In memory of Leona Tockey and Fay Distiller
I never saw wings on a person before. Never even knew we had them. And then I went to visit my friend who was dying. Out of the corner of my eye I glimpsed a gentle waving motion and something delicate and ethereal emerging out of her back. By keeping my focus soft and my head moving from side to side, I could see that there were actually two configurations, one on each side of her body. They were translucent, many-colored, segmented and beautiful. They were large, I realized, but incomplete, unfinished. The furthest edges were fuzzy and faded away, but they grew as I watched; bits were joining onto the ends.
They appeared to be wings that were in the process of growing, but not by pushing out fully formed from the shoulder blades; they were being added onto at the tips.
I realized at that moment that my friend’s death would come when her wings were complete. It would not be long.
From then on, I have been able to see people’s wings, emerging from their backs. The wings’ stages of development are completely independent of an individual’s age. But no matter the size, they are all beautiful and unique.
I have since come to understand that a person’s wings are invisible to most people because they belong to the soul, which is also invisible, and whose true home is in the otherworld. Every now and then someone’s vision opens up or refines itself in some unknown and unknowable way, and that person can see the wings. Why, and why me, I have no idea.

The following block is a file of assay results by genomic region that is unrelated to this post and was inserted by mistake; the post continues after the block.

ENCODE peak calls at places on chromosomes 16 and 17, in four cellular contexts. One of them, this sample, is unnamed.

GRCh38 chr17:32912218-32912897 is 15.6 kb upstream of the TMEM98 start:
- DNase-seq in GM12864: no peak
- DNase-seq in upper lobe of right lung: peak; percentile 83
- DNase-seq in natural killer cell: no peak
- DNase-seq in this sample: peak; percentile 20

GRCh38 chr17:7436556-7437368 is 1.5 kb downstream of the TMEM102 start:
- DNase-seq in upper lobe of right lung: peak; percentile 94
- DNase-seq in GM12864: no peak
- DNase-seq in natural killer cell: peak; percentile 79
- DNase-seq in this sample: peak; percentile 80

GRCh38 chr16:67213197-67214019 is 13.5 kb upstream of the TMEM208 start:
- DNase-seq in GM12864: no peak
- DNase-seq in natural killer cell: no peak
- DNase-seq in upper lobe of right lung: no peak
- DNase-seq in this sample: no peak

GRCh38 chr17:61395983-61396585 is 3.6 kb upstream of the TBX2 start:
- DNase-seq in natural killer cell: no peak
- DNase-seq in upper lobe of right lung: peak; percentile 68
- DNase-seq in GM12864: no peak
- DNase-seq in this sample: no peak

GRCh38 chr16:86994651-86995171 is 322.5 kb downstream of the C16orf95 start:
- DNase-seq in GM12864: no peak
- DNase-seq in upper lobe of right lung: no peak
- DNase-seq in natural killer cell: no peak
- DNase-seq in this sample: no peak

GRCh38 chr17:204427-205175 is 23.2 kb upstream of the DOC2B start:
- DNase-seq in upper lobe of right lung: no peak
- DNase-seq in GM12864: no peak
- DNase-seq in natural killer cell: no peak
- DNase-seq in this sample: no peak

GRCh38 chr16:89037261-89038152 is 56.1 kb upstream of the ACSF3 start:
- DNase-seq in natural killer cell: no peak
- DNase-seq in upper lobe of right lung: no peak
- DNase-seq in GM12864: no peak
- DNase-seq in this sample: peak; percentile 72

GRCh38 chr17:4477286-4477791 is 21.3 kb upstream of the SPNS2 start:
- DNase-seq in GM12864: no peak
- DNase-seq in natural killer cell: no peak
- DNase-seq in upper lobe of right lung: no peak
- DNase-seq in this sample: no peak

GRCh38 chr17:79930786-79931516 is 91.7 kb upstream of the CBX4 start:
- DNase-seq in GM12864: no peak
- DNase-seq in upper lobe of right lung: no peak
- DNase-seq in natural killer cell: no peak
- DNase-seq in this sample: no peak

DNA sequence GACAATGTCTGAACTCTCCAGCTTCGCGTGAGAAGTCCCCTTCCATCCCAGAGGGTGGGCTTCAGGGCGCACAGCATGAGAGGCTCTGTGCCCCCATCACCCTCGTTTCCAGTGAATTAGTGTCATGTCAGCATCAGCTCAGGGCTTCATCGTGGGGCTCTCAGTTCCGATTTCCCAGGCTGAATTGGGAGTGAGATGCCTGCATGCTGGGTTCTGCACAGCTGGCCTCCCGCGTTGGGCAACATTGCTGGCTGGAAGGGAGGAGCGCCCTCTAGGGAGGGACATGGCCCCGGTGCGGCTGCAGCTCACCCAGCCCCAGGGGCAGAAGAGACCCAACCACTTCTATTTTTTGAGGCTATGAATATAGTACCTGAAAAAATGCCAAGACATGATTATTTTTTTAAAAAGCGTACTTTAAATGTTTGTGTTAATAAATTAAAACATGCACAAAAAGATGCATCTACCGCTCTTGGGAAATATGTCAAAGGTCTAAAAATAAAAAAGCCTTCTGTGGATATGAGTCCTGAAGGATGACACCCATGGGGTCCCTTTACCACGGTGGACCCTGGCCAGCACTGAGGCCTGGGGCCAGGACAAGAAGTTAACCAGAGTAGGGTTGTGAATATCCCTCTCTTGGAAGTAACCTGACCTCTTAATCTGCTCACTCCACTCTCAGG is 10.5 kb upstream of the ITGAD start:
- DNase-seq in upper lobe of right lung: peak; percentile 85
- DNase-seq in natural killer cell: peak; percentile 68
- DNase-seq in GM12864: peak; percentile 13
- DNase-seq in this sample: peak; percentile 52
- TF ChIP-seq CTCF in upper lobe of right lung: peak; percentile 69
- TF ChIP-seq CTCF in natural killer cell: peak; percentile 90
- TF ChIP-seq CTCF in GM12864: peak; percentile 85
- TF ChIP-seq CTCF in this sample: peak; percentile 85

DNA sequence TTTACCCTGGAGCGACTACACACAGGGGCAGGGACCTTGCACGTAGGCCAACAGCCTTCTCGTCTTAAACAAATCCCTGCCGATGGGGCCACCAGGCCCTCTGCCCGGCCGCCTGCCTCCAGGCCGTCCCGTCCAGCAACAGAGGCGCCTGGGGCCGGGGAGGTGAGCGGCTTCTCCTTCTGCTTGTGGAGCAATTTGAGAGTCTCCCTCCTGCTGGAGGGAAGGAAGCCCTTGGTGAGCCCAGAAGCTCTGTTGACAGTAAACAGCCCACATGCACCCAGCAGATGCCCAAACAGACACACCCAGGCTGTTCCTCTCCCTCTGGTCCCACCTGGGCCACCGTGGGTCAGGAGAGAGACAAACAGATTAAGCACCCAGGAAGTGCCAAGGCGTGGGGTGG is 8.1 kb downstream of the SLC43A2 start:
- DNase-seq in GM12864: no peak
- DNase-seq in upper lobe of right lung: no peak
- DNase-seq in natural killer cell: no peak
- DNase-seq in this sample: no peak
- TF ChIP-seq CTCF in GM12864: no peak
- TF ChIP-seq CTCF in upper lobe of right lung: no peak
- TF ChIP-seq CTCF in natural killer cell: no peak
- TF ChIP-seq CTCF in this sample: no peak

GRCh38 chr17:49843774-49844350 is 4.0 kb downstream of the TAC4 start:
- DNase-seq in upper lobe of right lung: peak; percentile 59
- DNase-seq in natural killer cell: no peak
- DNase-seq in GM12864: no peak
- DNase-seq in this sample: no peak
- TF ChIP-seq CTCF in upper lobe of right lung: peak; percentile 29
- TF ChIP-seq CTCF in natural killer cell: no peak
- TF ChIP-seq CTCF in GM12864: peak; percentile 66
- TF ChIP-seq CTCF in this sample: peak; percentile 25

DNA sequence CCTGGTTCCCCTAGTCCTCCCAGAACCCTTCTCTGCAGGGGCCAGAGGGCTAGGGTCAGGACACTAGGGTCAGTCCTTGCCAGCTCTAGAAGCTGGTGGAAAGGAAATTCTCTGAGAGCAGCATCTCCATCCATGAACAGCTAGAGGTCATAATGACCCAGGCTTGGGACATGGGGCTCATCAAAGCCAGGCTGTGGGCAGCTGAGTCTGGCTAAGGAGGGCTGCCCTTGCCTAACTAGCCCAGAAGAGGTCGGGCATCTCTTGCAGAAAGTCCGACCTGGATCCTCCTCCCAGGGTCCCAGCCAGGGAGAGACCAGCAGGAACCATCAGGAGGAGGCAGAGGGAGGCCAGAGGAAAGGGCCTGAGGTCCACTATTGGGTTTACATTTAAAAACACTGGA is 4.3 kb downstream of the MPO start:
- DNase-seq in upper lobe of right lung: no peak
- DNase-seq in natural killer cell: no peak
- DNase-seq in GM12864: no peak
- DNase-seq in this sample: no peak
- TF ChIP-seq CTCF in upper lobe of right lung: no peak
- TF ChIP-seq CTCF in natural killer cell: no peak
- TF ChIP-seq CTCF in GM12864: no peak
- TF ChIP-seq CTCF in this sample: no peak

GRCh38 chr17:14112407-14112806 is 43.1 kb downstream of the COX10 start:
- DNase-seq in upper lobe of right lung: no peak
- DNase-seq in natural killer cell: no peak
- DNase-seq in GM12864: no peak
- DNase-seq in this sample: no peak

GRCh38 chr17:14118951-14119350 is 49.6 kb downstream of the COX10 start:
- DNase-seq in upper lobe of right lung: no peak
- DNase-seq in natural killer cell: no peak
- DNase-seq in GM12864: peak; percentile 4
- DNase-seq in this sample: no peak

Apparently, the work of the soul in this world is growing these wings. The soul then uses the wings to fly back into the otherworld at the end of the person’s life, and to display the beauty and particularity of this incarnation when it gets there.
Some babies have mostly-formed wings right away, and these beings are not in the world for long. There is a simplicity and loveliness to these wings, and also a great sadness in witnessing them. Seeing wings means discovering those who are close to leaving; their nearly complete wings give it away.
Every act of soul-making adds to one’s wings. Manifesting purpose, bringing beauty, being of service, giving life, overcoming obstacles – all of these things bring bits and blazes of color to the wings. Even negative and harmful acts add to one’s wings. These segments often appear dark or smoky.
A person’s history could be read in his or her wings, if only one knew how.
Interestingly, I cannot see my own wings, nor the wings of those closest to me. I’m glad for that. It would not be fitting or helpful to foretell the death of one’s mate or child. I wouldn’t want to know, though I am curious by nature. Of course, I do think about my own, though. Sometimes I wonder, “Would do anything differently if I knew how much time I had left?”